Can someone (mudshark) help us understand why, if you or I could purchase ferric citrate for pennies at CVS, why would Keryx invest millions in developing Zerenex (ferric citrate) for treatment of phosphatemia. I never heard this before and would like to know what the truth about it is. It doesn't make sense. Certainly they would have taken this into consideration, if true.
Johnny, I have explained my understanding of Zerenex vs OTC FeCitrate multiple times, but I will give it one more college try.
Ferric citrate has been around for eons, so any patent to chemical grade Fe3+ citrate cannot be defended. Within this version of FeCitrate and as probably purchased from CVS, healthfood stores etc., the predominant component within the bottle is indeed Fe3+ citrate. But there are other things as well. First, in the standard method of manufacturing FeCitrate, it is difficult to control the amount of Fe2+ in the mix due to oxidation. Second, it is difficult to control the amount of free iron (Fe2+ and Fe3+). Third it is difficult to control the molar ratio of Fe3+ cation to citrate anion. Fourth, the level of molecule hydration is vastly variable from batch to batch as well as between ferric citrate molecules within the same bottle so this must also be controlled (given the mol. wt. of the water molecule, and free iron and citrate, if hydration and molar ratios are not controlled in the manufacturing process, someone receiving ferric citrate that is heavily hydrated vs a batch that is poorly hydrated [for example] would not be receiving the same amount of active compound. So there would be no way to control dosing).
When one purchases ferric citrate from the local ferric citrate store, it only imples that this chemical is indeed in the bottle, but the specific amounts are not known; I can assure you that pure Fe3+ Citrate (1:1: molar ratio) will not be known and probably not listed. This does not matter as much if taken as a healthfood supplement. Many examples of this exist in products from health food stores where, for example, they sell you a compound but as part of a plant extract. So on the bottle it may say in big letters "PRODUCT XYZ" but on the side lable it will say "contains 10% PRODUCT XYZ" as part of an extract from "plant ABC" because it is not in pure form but part of the entire plant extract. Again, this is not a problem if using it as a vitamin supplement, but if one has to take 8-10 grams a day, impurities in the over-the-counter versions can/will beome fatal to the unsuspecting user.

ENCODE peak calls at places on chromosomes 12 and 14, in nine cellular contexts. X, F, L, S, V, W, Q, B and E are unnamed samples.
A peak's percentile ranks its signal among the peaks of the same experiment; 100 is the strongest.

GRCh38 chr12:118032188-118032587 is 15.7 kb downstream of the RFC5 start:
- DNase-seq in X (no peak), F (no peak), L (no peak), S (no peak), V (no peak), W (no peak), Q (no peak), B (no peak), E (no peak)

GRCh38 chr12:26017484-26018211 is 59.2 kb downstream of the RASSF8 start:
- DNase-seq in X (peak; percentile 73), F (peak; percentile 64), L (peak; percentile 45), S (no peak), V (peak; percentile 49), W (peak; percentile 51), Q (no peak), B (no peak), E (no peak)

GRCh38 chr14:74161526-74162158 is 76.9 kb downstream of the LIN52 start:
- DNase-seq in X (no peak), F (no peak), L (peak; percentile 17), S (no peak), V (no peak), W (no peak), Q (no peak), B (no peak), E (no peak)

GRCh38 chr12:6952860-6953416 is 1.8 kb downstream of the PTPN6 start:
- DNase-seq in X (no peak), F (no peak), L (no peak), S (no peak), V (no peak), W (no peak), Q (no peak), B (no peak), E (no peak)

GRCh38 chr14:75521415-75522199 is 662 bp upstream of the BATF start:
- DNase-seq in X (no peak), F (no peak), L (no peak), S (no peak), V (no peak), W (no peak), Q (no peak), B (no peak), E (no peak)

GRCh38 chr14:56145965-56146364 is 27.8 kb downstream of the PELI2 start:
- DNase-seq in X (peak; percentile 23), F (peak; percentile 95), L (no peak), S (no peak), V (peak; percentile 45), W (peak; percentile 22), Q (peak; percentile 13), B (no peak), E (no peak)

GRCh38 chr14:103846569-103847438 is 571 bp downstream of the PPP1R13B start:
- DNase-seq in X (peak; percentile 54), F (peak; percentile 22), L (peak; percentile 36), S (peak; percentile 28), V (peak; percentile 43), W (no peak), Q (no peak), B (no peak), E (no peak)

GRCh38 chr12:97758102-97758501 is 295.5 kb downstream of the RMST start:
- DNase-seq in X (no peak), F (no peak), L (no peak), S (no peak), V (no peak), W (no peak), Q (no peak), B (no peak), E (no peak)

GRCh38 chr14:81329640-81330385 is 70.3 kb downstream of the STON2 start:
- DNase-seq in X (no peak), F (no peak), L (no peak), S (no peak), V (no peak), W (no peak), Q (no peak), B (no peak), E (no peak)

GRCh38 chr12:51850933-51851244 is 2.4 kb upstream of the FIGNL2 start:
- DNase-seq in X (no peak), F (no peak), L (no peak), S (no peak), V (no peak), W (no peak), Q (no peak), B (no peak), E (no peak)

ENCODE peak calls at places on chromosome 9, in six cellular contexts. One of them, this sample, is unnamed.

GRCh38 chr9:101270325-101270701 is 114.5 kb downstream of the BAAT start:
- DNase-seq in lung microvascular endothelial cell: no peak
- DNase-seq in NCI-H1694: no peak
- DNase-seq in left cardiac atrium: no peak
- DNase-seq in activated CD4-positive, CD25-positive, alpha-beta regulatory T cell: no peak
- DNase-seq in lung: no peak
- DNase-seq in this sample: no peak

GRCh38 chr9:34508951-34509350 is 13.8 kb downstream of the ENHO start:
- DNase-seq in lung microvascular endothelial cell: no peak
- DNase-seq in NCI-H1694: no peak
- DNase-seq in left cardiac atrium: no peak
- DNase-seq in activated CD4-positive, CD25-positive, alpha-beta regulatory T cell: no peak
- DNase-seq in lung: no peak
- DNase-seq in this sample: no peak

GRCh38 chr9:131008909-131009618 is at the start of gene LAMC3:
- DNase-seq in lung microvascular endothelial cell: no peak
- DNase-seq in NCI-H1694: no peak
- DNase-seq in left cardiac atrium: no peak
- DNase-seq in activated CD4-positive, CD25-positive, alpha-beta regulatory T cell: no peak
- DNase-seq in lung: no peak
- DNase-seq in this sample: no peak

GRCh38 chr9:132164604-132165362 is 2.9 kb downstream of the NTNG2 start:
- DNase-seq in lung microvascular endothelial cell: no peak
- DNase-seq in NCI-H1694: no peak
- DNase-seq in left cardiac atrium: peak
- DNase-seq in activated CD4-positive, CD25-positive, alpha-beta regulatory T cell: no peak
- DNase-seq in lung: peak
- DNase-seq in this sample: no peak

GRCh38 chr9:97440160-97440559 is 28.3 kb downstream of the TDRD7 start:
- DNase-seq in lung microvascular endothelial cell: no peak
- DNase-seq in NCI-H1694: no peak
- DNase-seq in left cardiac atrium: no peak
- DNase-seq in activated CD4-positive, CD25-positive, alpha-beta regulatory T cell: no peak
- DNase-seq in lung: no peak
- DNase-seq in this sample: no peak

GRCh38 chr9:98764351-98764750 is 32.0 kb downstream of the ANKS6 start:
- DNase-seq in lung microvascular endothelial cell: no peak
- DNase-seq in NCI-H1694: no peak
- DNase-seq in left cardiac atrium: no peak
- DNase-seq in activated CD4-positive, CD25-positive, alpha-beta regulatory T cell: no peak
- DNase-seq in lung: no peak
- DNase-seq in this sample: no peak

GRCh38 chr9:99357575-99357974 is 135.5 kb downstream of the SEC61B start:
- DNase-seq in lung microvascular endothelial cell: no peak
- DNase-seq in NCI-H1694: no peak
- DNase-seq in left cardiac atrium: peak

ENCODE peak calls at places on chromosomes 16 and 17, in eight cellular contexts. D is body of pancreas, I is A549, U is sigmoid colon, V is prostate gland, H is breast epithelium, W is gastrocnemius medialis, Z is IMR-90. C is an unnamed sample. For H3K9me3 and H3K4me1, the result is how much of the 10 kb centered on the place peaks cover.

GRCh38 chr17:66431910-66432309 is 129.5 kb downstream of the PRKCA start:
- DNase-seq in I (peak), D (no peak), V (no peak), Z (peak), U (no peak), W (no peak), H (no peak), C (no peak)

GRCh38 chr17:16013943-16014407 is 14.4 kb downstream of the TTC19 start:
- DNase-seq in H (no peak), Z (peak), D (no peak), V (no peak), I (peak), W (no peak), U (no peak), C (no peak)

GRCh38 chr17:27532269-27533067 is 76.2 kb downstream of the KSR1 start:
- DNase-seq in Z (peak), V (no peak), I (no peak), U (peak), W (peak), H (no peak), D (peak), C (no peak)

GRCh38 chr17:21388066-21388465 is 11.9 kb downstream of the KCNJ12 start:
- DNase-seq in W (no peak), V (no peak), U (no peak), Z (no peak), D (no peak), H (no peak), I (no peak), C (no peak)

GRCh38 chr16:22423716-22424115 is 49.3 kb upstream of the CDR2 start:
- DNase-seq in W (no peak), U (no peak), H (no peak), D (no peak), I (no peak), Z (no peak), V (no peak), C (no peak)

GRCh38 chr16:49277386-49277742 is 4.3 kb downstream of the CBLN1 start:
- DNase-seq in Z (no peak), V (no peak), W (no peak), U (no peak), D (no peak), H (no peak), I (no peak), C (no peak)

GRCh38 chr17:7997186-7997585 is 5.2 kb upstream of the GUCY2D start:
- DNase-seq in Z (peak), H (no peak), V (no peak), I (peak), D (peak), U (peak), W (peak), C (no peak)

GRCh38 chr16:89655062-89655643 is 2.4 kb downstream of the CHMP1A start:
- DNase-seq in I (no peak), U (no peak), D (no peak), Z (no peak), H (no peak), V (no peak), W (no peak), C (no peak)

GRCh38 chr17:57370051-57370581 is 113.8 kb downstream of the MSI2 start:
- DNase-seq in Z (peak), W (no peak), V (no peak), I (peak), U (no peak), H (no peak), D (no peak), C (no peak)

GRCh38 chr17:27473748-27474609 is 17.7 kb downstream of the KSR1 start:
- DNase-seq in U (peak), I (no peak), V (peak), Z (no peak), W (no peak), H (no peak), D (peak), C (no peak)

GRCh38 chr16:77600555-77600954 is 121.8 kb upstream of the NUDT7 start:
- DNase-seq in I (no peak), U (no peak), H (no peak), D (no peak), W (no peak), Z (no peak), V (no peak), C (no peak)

Anyway, Keryx has developed a manufacturing process that controls all the problem parameters that plague the over-the-counter versions of FeCitrate. By controlling all these issues they then have control of the composition of matter patent. In other words by controlling the patent related to production, by definition they control the composition of matter ...unless some other company comes up wth another method for manufacturing Ferric Citrate that does not infringe on the manufacturing patents owned by Keryx. Does this mean that a new process cannot be identified? Certainly not; however, if the process is demonstrably changed, it will require a complete set of new PI, PII and PIII trials to demonstrate bioequivalency.
Hope that clears things up a bit. You can do your own additional reading and use the points I have mentioned above as a basis upon which to better understand the science.
Spectacularly good recap, Zing. Thanks very much.
While the pros on the Street are not worried about the CVS problem, there was a piece written by the shorts attacking IP. The answer that you give goes a long way to refuting that. I would add that the biggest piece from my perspective is the method of use patent that the Company appears to be filing regarding the latest data. As Dr. Lewis points out, the trial tells nephrologists a lot about iron. These results are, to use the term of art, unexpected. US patent law rewards companies for conducting such clinical trials - even on well known molecules - for new indications.
The bottom line is that there will be a series of ring fences:
Patent on composition of matter - likely to be extended, in my opinion.
Manufacturing patent (hard to reverse engineer but not impossible).
Tableting patent for new format (tough - but we'll see).
Method of use patent - usually hard to defend but the better the data the stronger the patent.
The short strategy is to throw mud ; ) and see what sticks. There is so much institutional interest here that I doubt they will succeed. Good luck to all,
Sentiment: Strong Buy
Isn't this the same issue that AMRN is having with their "pure" fish oil compound? Will KERX have the same issues in obtaining NCE status since Ferric Citrate seems to be a compound that has been around for years?